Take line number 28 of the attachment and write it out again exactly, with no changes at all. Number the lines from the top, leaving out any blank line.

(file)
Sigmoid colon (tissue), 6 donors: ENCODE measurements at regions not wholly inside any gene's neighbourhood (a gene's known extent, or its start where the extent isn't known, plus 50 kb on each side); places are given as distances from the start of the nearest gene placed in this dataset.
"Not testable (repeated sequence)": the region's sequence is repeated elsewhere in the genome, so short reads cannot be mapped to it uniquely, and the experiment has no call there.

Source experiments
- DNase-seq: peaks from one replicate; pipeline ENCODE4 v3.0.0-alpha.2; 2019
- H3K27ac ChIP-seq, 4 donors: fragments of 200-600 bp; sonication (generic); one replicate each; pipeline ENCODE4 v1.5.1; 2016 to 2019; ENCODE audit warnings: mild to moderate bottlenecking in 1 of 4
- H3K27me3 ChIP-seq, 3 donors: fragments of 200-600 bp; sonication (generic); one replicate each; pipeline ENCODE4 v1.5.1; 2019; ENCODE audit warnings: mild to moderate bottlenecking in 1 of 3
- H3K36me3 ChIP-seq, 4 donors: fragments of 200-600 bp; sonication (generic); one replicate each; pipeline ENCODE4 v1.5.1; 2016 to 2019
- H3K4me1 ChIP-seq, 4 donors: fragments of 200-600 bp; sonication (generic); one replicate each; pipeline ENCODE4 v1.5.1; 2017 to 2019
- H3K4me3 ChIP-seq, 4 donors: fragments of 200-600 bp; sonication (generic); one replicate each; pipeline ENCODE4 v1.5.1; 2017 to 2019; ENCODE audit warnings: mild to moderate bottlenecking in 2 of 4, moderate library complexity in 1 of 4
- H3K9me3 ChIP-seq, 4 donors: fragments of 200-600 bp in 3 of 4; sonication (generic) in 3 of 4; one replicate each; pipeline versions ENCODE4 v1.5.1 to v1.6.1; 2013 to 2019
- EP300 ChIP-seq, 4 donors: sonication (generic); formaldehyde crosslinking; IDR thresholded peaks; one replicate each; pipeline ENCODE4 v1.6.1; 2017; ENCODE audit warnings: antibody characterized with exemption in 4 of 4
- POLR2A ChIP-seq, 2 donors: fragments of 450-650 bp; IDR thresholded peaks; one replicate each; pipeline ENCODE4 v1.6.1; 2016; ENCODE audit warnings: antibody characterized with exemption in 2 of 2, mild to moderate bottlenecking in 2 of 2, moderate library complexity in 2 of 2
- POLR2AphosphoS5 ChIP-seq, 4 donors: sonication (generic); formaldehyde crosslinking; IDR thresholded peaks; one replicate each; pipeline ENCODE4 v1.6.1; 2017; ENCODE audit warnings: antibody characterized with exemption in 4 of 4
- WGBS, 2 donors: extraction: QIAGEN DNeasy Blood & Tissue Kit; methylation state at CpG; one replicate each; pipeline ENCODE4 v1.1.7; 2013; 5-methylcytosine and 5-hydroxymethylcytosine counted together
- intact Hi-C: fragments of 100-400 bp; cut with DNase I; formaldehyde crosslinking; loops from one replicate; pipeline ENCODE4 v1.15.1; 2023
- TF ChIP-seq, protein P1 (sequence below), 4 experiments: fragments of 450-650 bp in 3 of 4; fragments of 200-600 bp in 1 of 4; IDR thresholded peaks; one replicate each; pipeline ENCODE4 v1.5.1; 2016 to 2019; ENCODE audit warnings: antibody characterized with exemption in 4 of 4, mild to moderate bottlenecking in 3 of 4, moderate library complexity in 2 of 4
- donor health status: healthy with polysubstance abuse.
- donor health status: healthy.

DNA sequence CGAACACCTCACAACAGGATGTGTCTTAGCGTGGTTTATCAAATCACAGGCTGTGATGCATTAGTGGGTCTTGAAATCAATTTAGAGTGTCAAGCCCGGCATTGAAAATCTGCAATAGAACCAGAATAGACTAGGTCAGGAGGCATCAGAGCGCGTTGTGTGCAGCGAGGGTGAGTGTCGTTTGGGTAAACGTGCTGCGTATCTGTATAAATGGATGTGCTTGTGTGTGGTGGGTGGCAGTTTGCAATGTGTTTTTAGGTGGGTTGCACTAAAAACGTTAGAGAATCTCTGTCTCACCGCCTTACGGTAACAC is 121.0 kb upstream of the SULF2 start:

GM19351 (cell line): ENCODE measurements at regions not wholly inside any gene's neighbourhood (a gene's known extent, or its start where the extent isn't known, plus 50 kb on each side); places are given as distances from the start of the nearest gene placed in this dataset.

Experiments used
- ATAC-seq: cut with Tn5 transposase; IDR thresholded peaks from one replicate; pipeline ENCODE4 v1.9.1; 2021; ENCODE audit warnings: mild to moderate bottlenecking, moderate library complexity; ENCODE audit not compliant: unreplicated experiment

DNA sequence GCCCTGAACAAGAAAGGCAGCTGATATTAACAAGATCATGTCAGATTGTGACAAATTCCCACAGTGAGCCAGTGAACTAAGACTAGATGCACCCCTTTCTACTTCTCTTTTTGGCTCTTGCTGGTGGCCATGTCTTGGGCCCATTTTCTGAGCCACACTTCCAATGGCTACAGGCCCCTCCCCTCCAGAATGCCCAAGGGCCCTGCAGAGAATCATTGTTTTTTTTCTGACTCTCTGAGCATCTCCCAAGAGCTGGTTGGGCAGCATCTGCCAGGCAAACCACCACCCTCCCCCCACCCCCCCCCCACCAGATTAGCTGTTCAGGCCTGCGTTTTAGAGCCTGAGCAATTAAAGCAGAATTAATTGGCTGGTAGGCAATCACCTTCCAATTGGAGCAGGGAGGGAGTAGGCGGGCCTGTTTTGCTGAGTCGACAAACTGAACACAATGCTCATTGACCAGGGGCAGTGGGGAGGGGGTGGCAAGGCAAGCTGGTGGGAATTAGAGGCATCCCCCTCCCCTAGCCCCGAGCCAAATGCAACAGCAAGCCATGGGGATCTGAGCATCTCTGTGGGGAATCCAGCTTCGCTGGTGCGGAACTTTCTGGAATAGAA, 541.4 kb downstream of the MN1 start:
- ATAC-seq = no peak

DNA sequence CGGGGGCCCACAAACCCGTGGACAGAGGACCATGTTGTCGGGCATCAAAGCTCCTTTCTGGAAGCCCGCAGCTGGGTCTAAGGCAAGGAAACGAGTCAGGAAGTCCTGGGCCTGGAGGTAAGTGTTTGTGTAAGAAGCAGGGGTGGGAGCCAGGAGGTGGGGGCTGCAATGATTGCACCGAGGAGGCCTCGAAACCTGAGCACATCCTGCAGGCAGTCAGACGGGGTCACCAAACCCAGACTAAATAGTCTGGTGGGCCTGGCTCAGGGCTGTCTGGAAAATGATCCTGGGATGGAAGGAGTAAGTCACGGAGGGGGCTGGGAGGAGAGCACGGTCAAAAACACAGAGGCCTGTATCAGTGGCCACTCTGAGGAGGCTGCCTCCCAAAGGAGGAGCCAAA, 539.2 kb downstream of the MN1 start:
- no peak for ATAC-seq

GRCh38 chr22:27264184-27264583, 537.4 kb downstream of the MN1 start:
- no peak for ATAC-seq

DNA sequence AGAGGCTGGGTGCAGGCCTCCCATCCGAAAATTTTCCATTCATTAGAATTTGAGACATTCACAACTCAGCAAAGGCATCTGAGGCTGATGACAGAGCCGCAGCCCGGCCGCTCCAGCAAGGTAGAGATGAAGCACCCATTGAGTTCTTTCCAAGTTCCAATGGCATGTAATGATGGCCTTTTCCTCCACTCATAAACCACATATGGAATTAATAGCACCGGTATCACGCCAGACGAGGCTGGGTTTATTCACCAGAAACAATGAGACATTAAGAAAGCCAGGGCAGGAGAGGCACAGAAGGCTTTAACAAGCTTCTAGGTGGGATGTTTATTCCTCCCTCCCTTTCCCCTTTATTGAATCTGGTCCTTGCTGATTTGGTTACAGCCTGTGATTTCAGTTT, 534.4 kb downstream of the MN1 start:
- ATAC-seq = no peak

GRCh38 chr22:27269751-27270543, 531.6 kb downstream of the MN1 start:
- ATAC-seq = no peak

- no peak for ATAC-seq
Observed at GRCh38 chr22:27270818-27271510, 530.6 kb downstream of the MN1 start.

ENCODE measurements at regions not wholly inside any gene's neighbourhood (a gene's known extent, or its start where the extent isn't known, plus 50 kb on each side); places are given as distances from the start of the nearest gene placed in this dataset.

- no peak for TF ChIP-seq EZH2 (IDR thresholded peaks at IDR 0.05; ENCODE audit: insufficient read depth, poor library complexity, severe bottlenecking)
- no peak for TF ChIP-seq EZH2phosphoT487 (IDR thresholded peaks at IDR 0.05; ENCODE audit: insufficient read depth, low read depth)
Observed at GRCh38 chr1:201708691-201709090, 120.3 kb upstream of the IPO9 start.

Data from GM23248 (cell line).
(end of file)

- no peak for ATAC-seq